Pardon the mess

You are viewing docs related to an older version of Sequin. We’re in the process of updating our provider-specific guides and will be done in a few weeks (February 2024). Please click here to view the latest version of the docs.

If you’re interested in GitHub and want to learn more about what’s changing, send us a note.

This guide walks you through setting up a real-time sync between GitHub and your database using Sequin.

In just a couple of minutes, you’ll configure and start your sync, read your GitHub data, and write an update back to GitHub.

Create a GitHub sync

Connect GitHub and your database to Sequin to start your sync:

Step 1: Create a new Sequin account at https://app.sequin.io/signup.

Step 2: Select GitHub as the platform you want to sync.

Step 3: Now create the connection to GitHub by selecting Select an account, then Install in another account, then Install the Sequin GitHub app. You’ll be redirected to GitHub:

Install GitHub App

Step 4: You can connect Sequin to either an individual user (i.e. your GitHub user) or an organization. If you want to connect Sequin to multiple users or organizations, you’ll create separate syncs for each user or organization.

Step 5: After selecting a user or organization, you can choose which repositories to allow Sequin access to:

Authenticate with GitHub

Sequin will sync all repositories it has access to as well as each repository’s associated objects. You can change these settings at any time by editing the Sequin GitHub app’s permissions. You can find GitHub app permissions on the Installations page for your user or organization.

Step 6: For each GitHub object you’re syncing, you can choose which properties will sync to your database.

Step 7: Connect to the destination database you want to sync your GitHub data to. Sync to a database you host by choosing the Connect option and following the steps to connect to your database. Or, if you want to get up and running quickly, click the Launch option to spin up a demo database we host for you (on Amazon RDS).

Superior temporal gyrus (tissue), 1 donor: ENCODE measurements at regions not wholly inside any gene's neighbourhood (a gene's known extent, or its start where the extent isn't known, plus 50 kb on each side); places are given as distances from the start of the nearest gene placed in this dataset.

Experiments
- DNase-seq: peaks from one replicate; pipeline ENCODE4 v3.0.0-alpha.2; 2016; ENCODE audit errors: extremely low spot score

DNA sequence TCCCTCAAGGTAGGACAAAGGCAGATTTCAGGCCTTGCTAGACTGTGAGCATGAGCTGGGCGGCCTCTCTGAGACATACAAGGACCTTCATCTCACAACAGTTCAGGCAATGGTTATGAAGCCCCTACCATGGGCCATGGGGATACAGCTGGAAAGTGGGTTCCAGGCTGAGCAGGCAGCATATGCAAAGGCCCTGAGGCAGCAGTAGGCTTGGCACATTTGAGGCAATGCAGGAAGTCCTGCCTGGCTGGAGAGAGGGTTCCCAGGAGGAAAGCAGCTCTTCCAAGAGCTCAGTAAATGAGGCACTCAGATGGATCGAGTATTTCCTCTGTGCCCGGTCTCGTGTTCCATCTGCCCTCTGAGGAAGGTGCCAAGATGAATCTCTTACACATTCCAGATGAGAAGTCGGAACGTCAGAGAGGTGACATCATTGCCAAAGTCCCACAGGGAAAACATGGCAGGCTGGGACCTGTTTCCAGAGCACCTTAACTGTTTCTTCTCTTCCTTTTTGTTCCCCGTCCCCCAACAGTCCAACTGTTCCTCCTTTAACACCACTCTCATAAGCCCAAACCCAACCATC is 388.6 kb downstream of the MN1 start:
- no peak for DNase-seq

Step 8: Click Create.

After you click Create, Sequin will begin backfilling all your GitHub data. We’ll show you the progress we’re making in the console. Within a minute or two, you can begin exploring your schema and querying your data in SQL. We’ll send you an email when your backfill is complete.

info

For more information on the GitHub app setup and install process, see Setup & Installation in our GitHub reference.

Query your GitHub data using SQL

Connect to your database via Sequin’s Postgres Proxy, which lets you write to your synced tables as well as read them. We’ll use psql as an example in this setup guide, but you can use any SQL client that works with Postgres.

Step 1: Go to Connection Instructions on the Sequin console. Copy the psql command to connect to your database via the Proxy.

Step 2: Open your terminal, and paste the psql command. Press Enter. This will open a connection to your database so you can write your first query:

psql -d {your_connection_string_here}
psql (14.2, server 12.11)
Type "help" for help.

db7hea89oah3tas=>

Step 3: To get a sense of your schema, list all the tables you’re syncing to your database by typing the command \dt:

db7hea89oah3tas=> \dt

                   List of relations
 Schema |           Name            | Type  |  Owner
--------+---------------------------+-------+----------
 public | _sync_cdc                 | table | postgres
 public | repository                | table | postgres
 public | pull_request              | table | postgres